Foreign Language Shoplifters Movie

Shoplifters (2018) Review

This article was originally published to SSP Thinks Film by Sam Sewell-Peterson.

Foreign Language Shoplifters Movie

Shoplifters (2018)
Director: Hirokazu Koreeda
Screenwriter: Hirokazu Koreeda
Starring: Lily Franky, Sakura Andô, Kirin Kiki, Mayu Matsuoka, Jyo Kairi, Miyu Sasaki

The list of Japanese films about petty crime and forgotten underclasses is short. The other that immediately springs to mind is Tokyo Godfathers and like Satoshi Kon’s Christmas animation, Shoplifters follows an unconventional family unit brought together on the streets by chance, and by love.

The shoplifting Shibata family take in another child when they find her abandoned on the streets. The girl is taught the family trade while the Shibatas face further financial difficulties and have doubts about their misbegotten way of life.

Japan has a relatively low crime rate and as a culture is particularly unforgiving of larceny. In addition to harsh sentencing for such crimes (not considered petty), being caught trying to steal someone else’s property is the antithesis of Japan’s culture of respect for each other. Writer-director Hirokazu Koreeda is taking his society’s strict morality to task. He isn’t making excuses for those who commit crime but merely asking us to acknowledge that the situation is rarely black-and-white. Who are we to judge someone’s desperate actions if we don’t know the full story?

Young Shota (Jyo Kairi making an amazing debut) gets the chance so few of us do – to choose his family. He was found on the streets and his real family are a distant memory, but he only has to stick with those who took him in, to remain a Shibata as long as he remains happy. He has other options. Because she is temporarily remembered by her abusive family (and the world is watching) Lin/Yuri (Miyu Sasaki) may not ever get that same chance. She is mistreated by the family she is born into and deeply unhappy per the result, but they will not let her go because of how poorly it would reflect on them.

“Don’t make her do it” says the kindly corner shop owner. Crime is never victimless, much as the Fagin-like patriarch Osamu (Lily Franky) would have his family believe. He does it because he can, because he always has done and because he gets a kick out of it.  Everyone else in the family does it as a last resort, supplementing meagre incomes from legitimate sources. As the scales fall from Shota’s eyes and his “dad” takes more risks for greater reward, he has a crisis of morality and realises that all some people care about is money. He loves his new family and they love him back, but he can no longer in good conscience go along with their lifestyle, especially when he sees the path the impressionable Lin is being drawn towards.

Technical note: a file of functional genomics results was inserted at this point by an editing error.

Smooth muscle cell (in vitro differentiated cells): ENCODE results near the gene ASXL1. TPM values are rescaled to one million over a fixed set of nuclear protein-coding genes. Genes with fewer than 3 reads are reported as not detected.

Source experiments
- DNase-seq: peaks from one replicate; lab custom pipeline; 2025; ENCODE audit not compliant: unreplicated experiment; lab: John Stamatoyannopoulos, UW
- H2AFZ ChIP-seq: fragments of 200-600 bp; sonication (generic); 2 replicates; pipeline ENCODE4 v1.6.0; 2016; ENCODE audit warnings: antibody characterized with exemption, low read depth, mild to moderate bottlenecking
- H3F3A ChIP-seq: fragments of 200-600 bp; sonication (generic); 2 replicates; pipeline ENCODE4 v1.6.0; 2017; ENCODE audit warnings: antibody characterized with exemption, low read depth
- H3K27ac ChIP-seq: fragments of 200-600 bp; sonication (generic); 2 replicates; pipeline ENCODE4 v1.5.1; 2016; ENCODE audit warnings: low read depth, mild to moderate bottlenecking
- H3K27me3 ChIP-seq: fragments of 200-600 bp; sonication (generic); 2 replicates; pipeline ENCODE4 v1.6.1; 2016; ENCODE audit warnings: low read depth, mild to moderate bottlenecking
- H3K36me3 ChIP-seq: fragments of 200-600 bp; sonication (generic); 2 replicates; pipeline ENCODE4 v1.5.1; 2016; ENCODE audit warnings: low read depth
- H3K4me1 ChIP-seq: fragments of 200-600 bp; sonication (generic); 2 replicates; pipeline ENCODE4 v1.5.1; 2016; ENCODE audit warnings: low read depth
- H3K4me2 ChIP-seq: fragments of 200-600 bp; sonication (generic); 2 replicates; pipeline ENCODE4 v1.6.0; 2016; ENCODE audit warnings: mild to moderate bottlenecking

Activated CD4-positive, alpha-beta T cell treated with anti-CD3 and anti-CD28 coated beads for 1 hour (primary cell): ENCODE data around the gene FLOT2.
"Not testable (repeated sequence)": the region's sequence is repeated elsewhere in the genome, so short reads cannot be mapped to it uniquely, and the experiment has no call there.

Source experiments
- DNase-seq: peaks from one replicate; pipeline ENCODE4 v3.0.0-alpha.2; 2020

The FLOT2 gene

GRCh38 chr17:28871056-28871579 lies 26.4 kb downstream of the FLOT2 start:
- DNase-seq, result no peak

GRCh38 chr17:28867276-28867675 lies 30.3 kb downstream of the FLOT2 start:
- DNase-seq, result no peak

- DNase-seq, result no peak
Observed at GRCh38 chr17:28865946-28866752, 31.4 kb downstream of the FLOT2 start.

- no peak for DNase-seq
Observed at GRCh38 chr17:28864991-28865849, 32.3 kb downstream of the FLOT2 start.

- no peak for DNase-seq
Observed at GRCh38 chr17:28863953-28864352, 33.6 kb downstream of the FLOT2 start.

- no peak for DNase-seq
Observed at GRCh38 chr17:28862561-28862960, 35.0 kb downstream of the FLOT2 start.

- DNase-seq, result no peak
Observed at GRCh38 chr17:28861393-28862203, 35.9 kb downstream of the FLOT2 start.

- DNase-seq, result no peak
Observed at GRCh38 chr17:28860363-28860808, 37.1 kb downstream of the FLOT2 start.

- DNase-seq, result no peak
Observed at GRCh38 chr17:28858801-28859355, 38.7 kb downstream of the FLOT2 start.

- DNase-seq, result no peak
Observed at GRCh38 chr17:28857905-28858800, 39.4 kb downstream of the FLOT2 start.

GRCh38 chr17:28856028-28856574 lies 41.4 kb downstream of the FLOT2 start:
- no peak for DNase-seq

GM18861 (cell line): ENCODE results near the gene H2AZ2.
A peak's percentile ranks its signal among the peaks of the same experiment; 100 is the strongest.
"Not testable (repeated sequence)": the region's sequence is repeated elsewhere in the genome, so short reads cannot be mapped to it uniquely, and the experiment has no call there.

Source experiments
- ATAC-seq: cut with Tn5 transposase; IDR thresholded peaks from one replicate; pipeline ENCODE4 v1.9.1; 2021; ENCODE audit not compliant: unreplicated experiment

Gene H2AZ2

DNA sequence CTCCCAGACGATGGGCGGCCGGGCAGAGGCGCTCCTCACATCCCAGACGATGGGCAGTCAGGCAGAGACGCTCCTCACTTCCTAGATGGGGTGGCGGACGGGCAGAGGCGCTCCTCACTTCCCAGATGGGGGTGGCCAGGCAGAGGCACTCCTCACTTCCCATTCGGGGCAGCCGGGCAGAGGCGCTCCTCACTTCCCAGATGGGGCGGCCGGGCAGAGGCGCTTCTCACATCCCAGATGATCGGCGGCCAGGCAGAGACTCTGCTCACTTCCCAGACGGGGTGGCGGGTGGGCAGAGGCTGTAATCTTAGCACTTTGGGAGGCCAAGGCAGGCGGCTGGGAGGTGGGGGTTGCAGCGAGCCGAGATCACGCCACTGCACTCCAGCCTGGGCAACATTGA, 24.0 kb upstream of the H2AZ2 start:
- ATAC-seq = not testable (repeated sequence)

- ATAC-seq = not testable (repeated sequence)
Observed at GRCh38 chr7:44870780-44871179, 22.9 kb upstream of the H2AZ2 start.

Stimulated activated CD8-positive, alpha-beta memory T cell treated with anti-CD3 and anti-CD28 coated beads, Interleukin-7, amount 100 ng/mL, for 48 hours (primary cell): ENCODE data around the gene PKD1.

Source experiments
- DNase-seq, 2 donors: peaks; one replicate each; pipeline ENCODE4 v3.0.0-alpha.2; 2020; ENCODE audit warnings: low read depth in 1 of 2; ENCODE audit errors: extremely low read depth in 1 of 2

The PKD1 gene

Surrogate mother Nobuyo (Sakura Andô) is the undoubted MVP of this ensemble. A good portion of the film’s final stretch is focussed just on Andô’s face as she has to justify not just her questionable actions, but herself, to the police. Osamu did what he did primarily out of greed with pity and love as an afterthought. Nobuyo really wanted to be a mother, to forge the family denied to her and to atone for her life’s mistakes. She ends up paying the price and taking the rap for her whole family. As harshly as the Japanese authorities deal with thieves, what really does the family in is a further transgression they commit that flouts the Japanese need for dignity and respect in all things.

Grandma (Kirin Kiki) is a more complex figure to analyse. She seems to have lived a whole other life with her late husband before they separated, he died and this new family gathered around her. She happily accepts money for looking after her late husband’s granddaughter Aki (Mayu Matsuoka) on behalf of her unloving parents, and she encourages the family’s criminal activities despite being able to live off her decent pension. She objects to new additions to the household and having more mouths to feed (fully expecting crime to supplement them before her own income) but comes to care for them all deeply, though she’d never come out and say it to their faces.

Shoplifters is a story about love. The Shibatas all love each other, eventually, and we come to love them all during the time we spend with them. It’s a film made in the small moments, in pure instances of bottled emotion. The family playing on a beach, huddling together listening for celebratory fireworks they can’t see, building a snowman because proud men don’t know how to say sorry. Every member of the family has their reasons for leading the life they do, some of them have a choice and some do not, but they are in it together until the day when circumstances force them apart. Shoplifters is humanist poetry on film.


By Sam Sewell-Peterson

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